In some cultures, having a donor child is not considered ‘good’. That is why we see women and couples choosing No ID-release donors because their starting point is that they do not want to tell either the child or the outside world how the child came to be. 

2. How should you deal with a possible hereditary disease in a donor? 

We all have genetic defects. This also applies to donors. Although he will be screened and tested for many diseases, we cannot make guarantees. But in general, the child is better off than most of the children who are born naturally because a sperm donor is screened and tested. In many cases, the donor has typically provided donor sperm to other families in the past, and we are informed whether a reported birth defect or disease in a child can be attributed to the donor.

3. Do you dream of more than one child? 

We often get this question: "How much donor sperm should I buy?" This is really difficult to advise on because we can't know. However, an important question to consider early on in the process is the question of full siblings: 'If all goes well, will you have more than one child? If so, is it important to you/you that it is the same donor?" This will of course determine how much you should buy/reserve from at this stage.

4. How will you tell your child that he/she is a donor child?  

What do you actually intend to tell the child? When will you tell them? How will you tell them? We recommend that when you decide to have a donor child, you already start thinking about how you will communicate the story to the child.   

We see that some take it as it comes, some plan something they want to say, while others choose to write a diary from the first thought until they stand with a child in their arms. It then later becomes a gift to the child.   

The advantage for lesbians and single women is clearly that the child will tell them themselves when they are ready for the answer. A two-year-old might say: "Where's my daddy?" When the child is five, he might ask again. We also meet some who tell it right from the children's infancy.  

And don't forget, a donor child is very much a wanted child, wished for long before it came into being. They were a choice. They are wanted by the mother, and wanted by a fellow mother or father, and wanted by the donor. It is a great gift - also to be told later in life!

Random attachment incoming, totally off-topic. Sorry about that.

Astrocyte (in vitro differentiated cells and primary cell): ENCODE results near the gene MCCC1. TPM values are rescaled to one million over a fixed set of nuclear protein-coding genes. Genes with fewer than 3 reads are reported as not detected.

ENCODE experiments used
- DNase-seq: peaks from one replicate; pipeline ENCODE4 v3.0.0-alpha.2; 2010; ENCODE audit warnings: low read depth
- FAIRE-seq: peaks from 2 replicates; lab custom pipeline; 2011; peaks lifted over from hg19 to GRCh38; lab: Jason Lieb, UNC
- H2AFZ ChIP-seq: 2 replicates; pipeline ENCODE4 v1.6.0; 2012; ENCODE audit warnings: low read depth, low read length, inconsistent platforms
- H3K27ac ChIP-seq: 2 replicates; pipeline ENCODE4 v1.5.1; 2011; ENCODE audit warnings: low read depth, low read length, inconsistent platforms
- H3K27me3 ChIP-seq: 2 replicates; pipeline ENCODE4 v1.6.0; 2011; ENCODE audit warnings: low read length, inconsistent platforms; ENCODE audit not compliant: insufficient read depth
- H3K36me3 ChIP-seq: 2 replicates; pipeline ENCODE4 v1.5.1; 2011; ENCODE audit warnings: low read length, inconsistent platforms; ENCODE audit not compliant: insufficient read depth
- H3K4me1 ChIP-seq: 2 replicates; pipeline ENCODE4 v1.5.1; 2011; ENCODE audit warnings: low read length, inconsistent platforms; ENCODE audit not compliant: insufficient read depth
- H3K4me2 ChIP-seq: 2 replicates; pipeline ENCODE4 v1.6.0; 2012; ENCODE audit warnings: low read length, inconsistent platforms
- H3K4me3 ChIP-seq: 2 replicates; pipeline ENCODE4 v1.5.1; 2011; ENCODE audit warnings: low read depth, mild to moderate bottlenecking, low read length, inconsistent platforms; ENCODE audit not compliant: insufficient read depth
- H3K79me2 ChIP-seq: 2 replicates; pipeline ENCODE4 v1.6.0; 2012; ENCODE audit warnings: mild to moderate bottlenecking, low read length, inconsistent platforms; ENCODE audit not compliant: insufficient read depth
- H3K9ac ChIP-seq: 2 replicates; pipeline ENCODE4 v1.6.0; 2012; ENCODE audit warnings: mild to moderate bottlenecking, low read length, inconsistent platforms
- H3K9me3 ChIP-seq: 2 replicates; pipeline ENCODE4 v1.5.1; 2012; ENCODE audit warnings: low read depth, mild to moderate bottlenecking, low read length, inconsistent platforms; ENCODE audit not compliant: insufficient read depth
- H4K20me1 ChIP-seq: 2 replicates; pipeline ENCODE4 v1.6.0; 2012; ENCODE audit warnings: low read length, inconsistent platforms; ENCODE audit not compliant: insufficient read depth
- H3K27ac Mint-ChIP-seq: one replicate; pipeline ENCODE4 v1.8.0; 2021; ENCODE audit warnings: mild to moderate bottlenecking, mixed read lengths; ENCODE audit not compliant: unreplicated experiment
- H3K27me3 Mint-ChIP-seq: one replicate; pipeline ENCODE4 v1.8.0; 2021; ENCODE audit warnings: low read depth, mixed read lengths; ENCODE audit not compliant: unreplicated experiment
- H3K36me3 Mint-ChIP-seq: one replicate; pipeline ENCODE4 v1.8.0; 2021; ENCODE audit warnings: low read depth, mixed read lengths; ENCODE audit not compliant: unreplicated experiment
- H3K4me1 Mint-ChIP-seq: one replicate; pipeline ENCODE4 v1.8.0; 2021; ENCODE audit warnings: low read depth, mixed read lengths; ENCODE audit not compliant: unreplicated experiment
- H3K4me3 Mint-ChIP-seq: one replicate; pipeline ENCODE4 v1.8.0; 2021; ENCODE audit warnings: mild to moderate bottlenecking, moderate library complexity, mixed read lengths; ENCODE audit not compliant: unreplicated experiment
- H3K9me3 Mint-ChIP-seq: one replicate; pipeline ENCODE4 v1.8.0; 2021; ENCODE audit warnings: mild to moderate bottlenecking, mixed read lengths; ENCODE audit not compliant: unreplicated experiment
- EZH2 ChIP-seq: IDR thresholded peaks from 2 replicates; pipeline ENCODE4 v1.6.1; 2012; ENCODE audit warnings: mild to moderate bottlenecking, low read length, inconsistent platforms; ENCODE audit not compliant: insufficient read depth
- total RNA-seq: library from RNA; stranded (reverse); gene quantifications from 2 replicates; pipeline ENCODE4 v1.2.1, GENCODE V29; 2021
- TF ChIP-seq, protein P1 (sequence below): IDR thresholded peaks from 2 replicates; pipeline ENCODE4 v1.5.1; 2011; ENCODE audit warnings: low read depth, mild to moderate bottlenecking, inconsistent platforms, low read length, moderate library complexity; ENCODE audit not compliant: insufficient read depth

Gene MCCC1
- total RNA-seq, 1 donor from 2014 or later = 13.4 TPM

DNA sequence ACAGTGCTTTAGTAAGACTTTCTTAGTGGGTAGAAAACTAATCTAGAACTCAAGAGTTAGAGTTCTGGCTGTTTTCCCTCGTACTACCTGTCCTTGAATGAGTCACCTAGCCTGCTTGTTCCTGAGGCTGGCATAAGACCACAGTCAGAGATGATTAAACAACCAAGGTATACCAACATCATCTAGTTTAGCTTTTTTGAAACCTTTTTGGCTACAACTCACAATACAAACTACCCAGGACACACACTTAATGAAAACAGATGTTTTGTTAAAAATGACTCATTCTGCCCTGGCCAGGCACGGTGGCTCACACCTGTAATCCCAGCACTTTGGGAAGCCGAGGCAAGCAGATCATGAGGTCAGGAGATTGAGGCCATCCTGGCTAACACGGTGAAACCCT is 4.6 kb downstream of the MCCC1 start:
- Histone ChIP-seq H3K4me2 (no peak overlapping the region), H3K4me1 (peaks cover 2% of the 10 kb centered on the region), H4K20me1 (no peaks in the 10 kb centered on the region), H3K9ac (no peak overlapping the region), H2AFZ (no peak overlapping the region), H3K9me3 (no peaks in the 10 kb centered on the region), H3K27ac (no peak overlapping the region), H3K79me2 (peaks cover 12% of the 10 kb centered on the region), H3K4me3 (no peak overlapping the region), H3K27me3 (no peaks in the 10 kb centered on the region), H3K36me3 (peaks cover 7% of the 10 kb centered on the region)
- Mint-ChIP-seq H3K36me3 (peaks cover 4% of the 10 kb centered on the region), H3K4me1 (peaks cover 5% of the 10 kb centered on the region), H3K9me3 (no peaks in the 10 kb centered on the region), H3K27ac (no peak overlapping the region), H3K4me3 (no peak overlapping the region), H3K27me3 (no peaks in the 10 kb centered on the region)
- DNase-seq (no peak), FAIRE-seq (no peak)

Three tips for those wanting to use donor sperm  

Midwife Julia Buus Nicholson gives her 3 best tips for those who want to use donor sperm

1. Listen to your gut

It should feel good when you make a decision about the donor. There is no right or wrong answer - if it feels right for you, then it probably is.   

2. Openness and honesty are key 

The most important thing is that you are honest with your child and that you tell the truth. Tell the truth from a very young age, don’t wait until they’re 15. All research shows that it is much easier for the child to deal with the truth from an earlier age. For single and lesbian women this goes without saying, but for heterosexual couples it is something that has to be actively dealt with.   

It's one thing to be honest with your child, it's another thing to be honest with those around you. What does a single woman say, for example, when she lives in a small settlement in northern Norway with her two-year-old son? Does she change her story depending on how she thinks she is best received: "It was a man I met and it didn't work out?" Or does she say: "I went to Denmark to get donor sperm?"   

If she tells the truth to her child and the outside world and shows that she is at peace with her decision, then the child will also have an experience of being okay and will know that there is nothing wrong with being a donor child.  

3. Think of the child  

Always put the child before your own needs. Think about how you think the child will react when they grow up.    

Do you have a known sperm donor?

If you wish to use your own or a dedicated donor (who is not a partner), called a known donor, for treatment, the known donor must be screened through a questionnaire, interview, physical examination and blood and urine tests for selected infectious diseases.  


It is also important to note that here at the clinic we require the known donor's regular partner, if any, to sign that she/he is aware that the known donor's sperm is being used for fertility treatment.  

Risks of donor sperm  

In an individual counselling session, the doctor explains the risks of donor sperm. For the woman, the risks of both insemination and IVF and ICSI are basically the same as those of fertilising her eggs with her partner's sperm. Any risk of infection is largely prevented by the above measures.